If you’ve looked into getting life insurance, you’ve likely heard about cash value life insurance. You may even think it’s a great deal. After all, who wouldn’t want a policy that builds cash value?
The trouble is that many people don’t understand the cost tradeoff of cash value life insurance. If cost is a concern, you may not be able to afford enough protection for your family. Policies with cash value tend to be 5x to 10x more expensive compared to other options.
But it isn’t a great option for people looking to build wealth, either. The return you get is lower than other investment options, and you can end up paying for insurance you don’t need.
Keep reading to learn how it works and what happens to the cash value when you die.
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What is Cash Value Life Insurance?
The first thing you must understand about cash value life insurance is that it isn’t a policy you can buy. Instead, cash value is a component of permanent life insurance policies. When you purchase permanent life insurance, a portion of your premium payment goes to a savings account that builds cash value over time.
Types of Cash Value Life Insurance
Remember that cash value isn’t a type of life insurance — it’s just one part of a permanent policy. Permanent and term life are the two primary categories of life insurance. Term life doesn’t have a cash value component, but permanent policies do. Many types of permanent policies include cash value, such as
- Whole life insurance
- Universal life insurance
- Variable and variable universal life insurance
- Indexed universal life insurance
Each has differences that determine the rate of return, cost of premiums, what you can use the cash value for and how much of your premium goes into a savings account.
How Cash Value Life Insurance Works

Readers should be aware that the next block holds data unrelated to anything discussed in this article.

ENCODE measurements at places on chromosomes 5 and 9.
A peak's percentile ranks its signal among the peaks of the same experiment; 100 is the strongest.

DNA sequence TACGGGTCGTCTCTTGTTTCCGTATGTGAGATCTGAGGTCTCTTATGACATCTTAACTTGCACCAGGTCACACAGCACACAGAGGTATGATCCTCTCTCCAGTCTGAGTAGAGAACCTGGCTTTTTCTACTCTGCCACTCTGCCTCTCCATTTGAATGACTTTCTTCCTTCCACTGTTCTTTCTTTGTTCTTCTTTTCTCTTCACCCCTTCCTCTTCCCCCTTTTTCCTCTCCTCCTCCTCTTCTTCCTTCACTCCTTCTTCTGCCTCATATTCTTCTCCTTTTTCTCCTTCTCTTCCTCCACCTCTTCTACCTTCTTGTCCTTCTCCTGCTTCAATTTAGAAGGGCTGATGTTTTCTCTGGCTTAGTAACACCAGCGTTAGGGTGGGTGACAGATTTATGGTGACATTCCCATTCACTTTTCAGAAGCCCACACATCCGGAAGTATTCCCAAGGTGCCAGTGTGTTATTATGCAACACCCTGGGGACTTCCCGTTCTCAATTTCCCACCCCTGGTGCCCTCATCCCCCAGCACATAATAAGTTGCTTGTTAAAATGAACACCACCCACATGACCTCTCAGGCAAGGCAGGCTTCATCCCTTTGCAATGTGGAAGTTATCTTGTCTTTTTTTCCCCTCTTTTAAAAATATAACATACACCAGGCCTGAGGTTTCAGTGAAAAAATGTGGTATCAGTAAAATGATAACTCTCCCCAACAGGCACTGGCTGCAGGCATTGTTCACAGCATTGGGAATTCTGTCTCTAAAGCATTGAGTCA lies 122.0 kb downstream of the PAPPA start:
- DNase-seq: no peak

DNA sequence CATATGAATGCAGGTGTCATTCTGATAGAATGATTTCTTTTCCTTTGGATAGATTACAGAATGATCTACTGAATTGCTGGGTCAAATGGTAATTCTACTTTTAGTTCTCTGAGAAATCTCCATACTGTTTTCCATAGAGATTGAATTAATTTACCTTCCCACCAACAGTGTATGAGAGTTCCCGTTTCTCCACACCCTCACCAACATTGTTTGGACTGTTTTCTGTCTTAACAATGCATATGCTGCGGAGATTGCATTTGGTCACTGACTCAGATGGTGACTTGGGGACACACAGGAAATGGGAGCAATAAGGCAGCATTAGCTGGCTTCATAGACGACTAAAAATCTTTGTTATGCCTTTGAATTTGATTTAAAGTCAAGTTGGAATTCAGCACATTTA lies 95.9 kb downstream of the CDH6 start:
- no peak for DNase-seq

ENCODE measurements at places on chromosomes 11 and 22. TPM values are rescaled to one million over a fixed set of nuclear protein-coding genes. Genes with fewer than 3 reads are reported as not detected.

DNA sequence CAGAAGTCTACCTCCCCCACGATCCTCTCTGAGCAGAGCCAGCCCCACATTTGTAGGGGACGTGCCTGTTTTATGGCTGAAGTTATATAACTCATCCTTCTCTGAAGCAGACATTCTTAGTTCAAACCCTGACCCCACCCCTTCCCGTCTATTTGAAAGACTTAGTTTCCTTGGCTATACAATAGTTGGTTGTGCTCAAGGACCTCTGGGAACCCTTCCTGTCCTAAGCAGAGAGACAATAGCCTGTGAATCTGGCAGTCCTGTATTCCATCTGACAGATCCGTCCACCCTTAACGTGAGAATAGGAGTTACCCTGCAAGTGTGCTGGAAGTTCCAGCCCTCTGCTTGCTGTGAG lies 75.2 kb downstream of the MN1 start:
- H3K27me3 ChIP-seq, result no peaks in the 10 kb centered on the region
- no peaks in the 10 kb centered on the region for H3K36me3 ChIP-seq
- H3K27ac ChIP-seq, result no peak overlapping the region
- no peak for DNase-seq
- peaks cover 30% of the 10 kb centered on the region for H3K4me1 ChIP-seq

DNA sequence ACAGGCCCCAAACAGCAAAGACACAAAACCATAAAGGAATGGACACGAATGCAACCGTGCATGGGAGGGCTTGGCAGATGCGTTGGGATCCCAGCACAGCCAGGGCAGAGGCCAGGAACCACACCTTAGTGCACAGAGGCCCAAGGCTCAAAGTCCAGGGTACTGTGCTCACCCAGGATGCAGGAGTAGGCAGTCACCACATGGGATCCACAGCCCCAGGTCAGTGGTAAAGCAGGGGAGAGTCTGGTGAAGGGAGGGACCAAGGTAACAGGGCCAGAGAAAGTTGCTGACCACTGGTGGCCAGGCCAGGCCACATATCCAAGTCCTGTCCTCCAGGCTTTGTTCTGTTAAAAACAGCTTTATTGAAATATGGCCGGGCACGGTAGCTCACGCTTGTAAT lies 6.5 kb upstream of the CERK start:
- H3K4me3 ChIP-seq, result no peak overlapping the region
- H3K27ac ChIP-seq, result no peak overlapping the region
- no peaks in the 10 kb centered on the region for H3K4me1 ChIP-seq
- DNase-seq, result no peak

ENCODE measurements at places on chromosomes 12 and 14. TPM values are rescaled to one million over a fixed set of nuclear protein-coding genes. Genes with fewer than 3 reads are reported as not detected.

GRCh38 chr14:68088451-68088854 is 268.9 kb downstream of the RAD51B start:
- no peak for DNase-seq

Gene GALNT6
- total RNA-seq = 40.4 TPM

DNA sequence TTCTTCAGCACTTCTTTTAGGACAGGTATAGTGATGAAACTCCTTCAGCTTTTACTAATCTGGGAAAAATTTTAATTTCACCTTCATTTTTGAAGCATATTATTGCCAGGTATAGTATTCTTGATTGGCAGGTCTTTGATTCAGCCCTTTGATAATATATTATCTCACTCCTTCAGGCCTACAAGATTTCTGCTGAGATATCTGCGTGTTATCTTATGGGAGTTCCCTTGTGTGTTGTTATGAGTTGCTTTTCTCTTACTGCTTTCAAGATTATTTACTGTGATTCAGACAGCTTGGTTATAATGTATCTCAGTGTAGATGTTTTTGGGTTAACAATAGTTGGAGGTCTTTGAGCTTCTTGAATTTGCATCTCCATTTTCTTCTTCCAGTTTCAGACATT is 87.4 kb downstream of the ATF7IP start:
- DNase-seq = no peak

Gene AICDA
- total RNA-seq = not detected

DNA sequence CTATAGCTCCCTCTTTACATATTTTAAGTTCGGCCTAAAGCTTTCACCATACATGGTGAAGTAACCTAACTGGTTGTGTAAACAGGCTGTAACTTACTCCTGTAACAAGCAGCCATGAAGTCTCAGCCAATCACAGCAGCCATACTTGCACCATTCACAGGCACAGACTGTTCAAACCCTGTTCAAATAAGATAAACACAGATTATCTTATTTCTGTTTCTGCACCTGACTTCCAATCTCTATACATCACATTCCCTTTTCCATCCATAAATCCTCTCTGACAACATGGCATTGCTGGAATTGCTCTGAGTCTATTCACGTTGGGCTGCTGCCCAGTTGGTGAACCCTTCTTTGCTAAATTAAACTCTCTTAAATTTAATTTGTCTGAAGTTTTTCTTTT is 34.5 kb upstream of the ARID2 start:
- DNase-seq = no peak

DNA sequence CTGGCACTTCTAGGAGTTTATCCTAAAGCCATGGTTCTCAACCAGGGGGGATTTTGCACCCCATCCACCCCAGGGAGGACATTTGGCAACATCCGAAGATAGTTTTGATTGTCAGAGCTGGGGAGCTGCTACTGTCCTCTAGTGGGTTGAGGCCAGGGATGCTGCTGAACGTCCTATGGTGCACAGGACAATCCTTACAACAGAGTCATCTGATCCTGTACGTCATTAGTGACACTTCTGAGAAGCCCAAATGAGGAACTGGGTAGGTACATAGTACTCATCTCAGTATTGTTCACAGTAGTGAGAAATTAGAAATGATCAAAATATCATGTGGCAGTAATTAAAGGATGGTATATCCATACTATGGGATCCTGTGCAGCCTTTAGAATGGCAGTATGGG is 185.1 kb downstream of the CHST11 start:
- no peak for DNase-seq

Permanent life insurance with cash value works similarly to other policies in that it provides a payout to your beneficiaries when you pass away. However, permanent policies have two components: a death benefit paid to your family when you die and cash value that serves as a savings vehicle.
Your cash value account is invested and grows over time. But you have no control over how it’s invested. It comes down to the type of policy — some are indexed to different benchmarks, such as the S&P 500, and guarantee you’ll never get a negative return.
Each type of permanent insurance will have its own rules about what they’ll invest in and what kind of return you can expect.
Although policies can accrue cash value differently, there’s one unique feature you can take advantage of: You can use some of it while you’re still alive. Your insurance company may allow you to use the cash value to pay your premiums or take out a loan against the policy.
Face Amount vs. Cash Value in Life Insurance
To understand how cash value builds over time, you first must understand how the face amount in life insurance is different from the cash value.
- Face value is just another name for the coverage amount purchased. It refers to the amount of money paid out when the policyholder dies.
- Cash value is the portion of your policy that earns interest. You may be able to access the funds or borrow against it while you’re still alive.
The death benefit is usually equivalent to the face value of the policy, but it could be less when you pass away. For example, suppose you took out a loan against your policy’s cash value. If you passed away before you repaid the balance, your insurer would reduce the death benefit by the amount of any unpaid loan and interest. In that case, the death benefit your beneficiaries receive will be less than the face value of the policy.
How Cash Value Builds Over Time
Each time you make a payment, your premium is split into separate buckets: the policy’s death benefit, the insurer’s operating costs and profits, and your policy’s cash value.
A larger portion of your premium goes toward cash value when you first buy a policy. That’s why cash value can grow quickly during the early years of your policy. As you get older, more of the premium is needed to cover the cost of insurance, and your cash value accumulation slows down.
Let’s look at an example:
Suppose you’re 28 years old and in generally good health. Your purchase a whole life policy with a face value of $250,000. Here’s how your cash value might grow:
|Policyholder Age||Annual Premiums||Total Premiums Paid to Date||Cash Value|
Source: White Coat Investor, based on 28 year old female in relatively good health
Keep in mind this is an extremely simple example, and the numbers that apply in your situation could be vastly different. It depends on your insurer, policy type and how the funds are invested. But it’s easy to see that cash value policies are incredibly complex. Make sure you understand how your policy works before buying life insurance coverage.
How to Use Cash Value from Life Insurance